Katherine has an amazing understanding of her allergy. She is very, very careful. But mistakes happen. It is hard for a five-year-old to understand that some pretzels are safe and some are not, some crackers are safe and some are not. It is even harder for her fellow students to understand. Medication needs to be available in the classroom in case of an accident.

I have given the doctor's written directions ("Significant milk allergy. Patient needs immediate proximity of Benadryl/Epi-Pen because of anaphylaxis.") to the school nurse, and she and the principal are going to meet with me and with Katherine's teacher in August to compose the Chapter 15 Agreement. (We won't know who her teacher is until then.) I hope it goes well, otherwise I'll be spending August learning about homeschooling.

Also, several state senators and representatives are trying to pass laws enabling students to self-carry medication. I hope these laws are enacted soon.


  1. This is all so scary. I think the scariest part is that even people with excellent intentions can slip up. Like, the teacher could totally understand about the milk allergy, and even be really good about remembering it every single snack time, but then not think of it at math time when bringing out the M&Ms for the counting project. It seriously gives me a chokey throat feeling of panic, and so I don't even like to think of how it must feel to you.

  2. I'm back for more. I was getting the twins ready for their naps, and I was just STEWING over the school giving you a hard time about an Epipen in the classroom. We're not talking about an antibiotic that needs to be given in the same 2-hour time window each day and can easily be kept with the nurse, an Epipen is an emergency life-saving device. Do they make even the asthmatic children wait 5 minutes (if there's no train) for a rescue inhaler?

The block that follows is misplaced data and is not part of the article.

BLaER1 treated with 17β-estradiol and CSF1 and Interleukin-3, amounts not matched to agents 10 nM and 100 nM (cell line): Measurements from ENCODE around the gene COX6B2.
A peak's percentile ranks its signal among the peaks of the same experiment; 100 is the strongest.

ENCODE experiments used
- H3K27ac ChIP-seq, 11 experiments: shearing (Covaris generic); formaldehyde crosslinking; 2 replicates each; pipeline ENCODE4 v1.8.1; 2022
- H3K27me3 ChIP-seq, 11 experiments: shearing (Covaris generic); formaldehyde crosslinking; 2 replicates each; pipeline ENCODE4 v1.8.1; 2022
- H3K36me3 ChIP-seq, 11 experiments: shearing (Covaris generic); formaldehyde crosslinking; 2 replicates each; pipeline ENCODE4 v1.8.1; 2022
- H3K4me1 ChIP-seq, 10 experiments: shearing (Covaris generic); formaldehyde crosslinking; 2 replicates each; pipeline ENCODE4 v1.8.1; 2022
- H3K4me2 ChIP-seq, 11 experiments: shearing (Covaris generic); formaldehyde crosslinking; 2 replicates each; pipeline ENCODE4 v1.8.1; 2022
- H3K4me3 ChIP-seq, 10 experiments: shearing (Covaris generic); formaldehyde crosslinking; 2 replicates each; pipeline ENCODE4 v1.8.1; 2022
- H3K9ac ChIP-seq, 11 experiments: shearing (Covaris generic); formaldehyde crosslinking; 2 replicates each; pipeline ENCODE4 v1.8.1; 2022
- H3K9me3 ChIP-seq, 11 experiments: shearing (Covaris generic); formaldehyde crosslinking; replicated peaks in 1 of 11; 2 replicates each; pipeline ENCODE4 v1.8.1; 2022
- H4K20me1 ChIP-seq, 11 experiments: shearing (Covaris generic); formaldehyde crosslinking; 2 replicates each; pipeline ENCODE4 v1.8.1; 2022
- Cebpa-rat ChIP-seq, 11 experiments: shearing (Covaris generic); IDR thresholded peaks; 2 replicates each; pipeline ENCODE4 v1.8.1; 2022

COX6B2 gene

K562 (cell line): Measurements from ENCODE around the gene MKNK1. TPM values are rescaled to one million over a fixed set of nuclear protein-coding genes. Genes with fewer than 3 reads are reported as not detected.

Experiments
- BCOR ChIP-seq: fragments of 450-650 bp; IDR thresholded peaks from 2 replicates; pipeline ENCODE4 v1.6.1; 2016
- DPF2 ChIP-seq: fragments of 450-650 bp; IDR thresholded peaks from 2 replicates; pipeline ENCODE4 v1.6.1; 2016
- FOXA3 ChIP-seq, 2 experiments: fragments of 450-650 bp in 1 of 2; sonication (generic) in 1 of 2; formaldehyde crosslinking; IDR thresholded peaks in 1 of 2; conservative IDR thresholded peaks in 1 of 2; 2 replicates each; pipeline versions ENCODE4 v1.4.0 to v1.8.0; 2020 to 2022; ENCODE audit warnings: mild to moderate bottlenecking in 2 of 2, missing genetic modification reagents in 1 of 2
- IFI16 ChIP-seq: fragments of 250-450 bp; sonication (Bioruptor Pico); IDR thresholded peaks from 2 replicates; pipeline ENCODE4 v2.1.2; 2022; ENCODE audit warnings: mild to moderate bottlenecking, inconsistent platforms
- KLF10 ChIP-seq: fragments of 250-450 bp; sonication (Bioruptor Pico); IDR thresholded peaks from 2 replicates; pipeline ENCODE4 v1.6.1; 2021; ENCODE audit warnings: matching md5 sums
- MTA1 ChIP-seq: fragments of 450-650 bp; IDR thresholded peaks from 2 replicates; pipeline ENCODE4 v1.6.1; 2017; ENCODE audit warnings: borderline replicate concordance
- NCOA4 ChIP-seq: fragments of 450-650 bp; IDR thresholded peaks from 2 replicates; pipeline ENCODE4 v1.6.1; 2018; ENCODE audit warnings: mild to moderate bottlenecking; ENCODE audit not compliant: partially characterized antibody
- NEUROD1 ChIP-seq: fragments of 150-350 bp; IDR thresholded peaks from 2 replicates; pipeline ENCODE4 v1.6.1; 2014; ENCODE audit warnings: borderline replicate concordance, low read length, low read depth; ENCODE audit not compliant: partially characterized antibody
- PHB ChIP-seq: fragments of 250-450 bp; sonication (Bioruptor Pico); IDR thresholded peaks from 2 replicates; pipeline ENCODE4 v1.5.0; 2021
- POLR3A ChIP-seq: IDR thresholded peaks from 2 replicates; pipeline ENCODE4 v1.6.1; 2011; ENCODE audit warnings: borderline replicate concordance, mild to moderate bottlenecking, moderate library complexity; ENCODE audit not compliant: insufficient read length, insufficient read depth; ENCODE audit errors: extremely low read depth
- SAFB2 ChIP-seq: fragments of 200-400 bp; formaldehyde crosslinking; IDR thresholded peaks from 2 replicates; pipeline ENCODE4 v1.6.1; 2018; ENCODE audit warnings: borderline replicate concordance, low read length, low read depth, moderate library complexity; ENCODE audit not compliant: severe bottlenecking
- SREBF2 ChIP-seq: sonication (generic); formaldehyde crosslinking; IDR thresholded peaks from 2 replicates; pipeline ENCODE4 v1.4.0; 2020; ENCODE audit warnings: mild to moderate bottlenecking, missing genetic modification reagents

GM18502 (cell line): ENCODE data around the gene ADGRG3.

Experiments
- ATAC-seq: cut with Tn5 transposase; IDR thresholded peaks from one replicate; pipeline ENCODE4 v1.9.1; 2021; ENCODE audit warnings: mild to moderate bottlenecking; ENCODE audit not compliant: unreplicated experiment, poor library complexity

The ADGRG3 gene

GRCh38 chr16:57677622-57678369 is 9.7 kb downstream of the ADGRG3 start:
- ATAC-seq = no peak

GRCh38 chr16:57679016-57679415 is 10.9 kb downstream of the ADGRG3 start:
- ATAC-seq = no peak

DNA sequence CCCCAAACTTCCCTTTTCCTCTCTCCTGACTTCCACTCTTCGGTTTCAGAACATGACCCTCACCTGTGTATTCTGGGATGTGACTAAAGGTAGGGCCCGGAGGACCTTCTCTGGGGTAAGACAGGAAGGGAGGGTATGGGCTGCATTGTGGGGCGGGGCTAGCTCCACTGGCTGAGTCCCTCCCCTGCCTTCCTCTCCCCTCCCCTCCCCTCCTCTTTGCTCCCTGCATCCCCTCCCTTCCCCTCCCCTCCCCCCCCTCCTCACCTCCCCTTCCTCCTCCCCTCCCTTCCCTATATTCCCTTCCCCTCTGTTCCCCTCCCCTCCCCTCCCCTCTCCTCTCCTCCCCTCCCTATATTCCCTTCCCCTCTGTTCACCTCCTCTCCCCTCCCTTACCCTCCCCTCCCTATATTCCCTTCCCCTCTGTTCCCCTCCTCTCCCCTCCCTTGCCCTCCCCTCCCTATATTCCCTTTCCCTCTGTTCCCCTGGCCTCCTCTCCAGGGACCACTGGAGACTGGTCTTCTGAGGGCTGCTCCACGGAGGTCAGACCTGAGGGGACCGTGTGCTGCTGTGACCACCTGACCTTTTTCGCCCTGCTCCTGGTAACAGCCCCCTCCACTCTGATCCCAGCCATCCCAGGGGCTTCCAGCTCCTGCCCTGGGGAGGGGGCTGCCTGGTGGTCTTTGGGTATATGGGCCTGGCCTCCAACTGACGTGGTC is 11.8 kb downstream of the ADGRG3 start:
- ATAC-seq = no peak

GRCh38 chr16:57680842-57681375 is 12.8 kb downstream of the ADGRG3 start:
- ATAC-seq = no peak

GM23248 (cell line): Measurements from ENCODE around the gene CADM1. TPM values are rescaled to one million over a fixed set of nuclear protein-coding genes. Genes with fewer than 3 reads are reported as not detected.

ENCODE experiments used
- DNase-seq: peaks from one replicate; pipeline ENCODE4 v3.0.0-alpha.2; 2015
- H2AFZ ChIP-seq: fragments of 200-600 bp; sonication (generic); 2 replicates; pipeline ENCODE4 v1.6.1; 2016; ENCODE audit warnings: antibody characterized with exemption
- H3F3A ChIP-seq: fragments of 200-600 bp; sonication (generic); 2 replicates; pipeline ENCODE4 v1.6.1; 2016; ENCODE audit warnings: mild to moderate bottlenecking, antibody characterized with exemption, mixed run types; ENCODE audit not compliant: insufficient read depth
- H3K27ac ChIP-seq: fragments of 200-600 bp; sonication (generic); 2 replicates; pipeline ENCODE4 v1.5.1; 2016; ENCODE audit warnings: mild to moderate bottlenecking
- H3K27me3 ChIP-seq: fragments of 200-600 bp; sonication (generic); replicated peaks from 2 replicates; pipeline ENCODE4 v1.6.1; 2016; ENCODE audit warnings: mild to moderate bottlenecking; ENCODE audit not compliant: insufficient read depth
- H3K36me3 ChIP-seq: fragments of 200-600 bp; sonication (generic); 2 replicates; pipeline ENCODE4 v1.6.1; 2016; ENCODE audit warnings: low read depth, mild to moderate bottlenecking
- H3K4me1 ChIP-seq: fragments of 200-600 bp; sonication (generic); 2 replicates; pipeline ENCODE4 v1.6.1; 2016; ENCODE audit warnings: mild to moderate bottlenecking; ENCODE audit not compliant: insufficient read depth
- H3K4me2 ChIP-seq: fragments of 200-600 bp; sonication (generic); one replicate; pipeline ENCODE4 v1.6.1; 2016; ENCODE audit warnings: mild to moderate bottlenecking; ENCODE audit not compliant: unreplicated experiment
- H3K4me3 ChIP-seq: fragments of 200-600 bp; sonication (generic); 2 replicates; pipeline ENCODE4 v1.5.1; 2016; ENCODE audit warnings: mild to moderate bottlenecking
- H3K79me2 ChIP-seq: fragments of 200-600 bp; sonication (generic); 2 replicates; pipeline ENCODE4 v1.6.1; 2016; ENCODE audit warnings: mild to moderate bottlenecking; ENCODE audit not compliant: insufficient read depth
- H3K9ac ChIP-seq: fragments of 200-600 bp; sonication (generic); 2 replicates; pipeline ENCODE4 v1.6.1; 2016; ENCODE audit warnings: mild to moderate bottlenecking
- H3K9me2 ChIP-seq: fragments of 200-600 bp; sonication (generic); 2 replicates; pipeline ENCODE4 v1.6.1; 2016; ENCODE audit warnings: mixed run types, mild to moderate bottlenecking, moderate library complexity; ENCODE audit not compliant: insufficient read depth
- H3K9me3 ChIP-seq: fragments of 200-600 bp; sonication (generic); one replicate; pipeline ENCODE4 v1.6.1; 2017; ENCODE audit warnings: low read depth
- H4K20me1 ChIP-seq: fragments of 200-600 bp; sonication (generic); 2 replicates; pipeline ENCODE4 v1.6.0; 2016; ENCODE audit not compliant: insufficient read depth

And that you would have to do all this research on your own, just to get grudging, resistent compliance from the school, which should have a system totally in place for things like this. You'd think they wouldn't have to go through it with every single student, either.

    URG! Sorry, I'm just mad on your behalf. It seems so clear what's in everyone's best interests here, so it makes me feel a little crazy that you have to fight for even the minimum acceptable situation.

  3. Yay, a third comment because I can't proofread! I meant, "You'd think they wouldn't WANT to have to go through it with every single student, either." --The Comment Section Hog

  4. Swistle,
    You can hog the comment section anytime. Thank you so much for taking the time to write so eloquently. I do feel angry and frustrated and scared, but I don't want to alienate K's teachers, administrators, and parents of her classmates. Not every person without an allergic child is as understanding as you. Allergic Girl has a post up quoting a Child Magazine article about parents encouraging their non-allergic children to disregard school rules about allergens like peanut butter. Really scary. I don't know how to make a link in the comment section, so: http://allergicgirl.blogspot.com/2007/04/mean-grown-ups.html

    As for the hypothetical asthmatic child, I believe he, too, has to wait for the nurse. The rules seem to be to protect the teachers rather than the students.

    Thank you again.

  5. Crap.


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  7. yay for you for such a great post! great job... and keep us updated, please!

  8. What do you mean they won't keep the Benadryl and Epipen in the same building as your child? Even though you're new to the school, you need to find out names of other parents of food allergic children in the school so you can pick their brains and perhaps work together to educate these educators.

    I'm not sure if you already did this, but, I Googled federal food allergy policies in schools and found some interesting links that may help you. If you Google this, you'll also find different state and school policies that you can provide to the school:




    Hope this helps. I am sick thinking about this.

  9. I am so sorry to hear about the situation with your daughter's public school. My son does not start Kindergarten for another three years so we've got some time before we cross that bridge. My heart goes out to you. You bring up a good point too about how to protect your child without alienating her teachers and school administrators. One of my projects has been developing a newsletter that goes out to educators regarding food allergies. I hope that providing information from a "third party" will help moms like you (and me, eventually) so that we don't have to sound like the lone voices in the wilderness. I am encouraged by the fact that there have been quite a few school administrators that have subscribed. I think they are really hungry for information.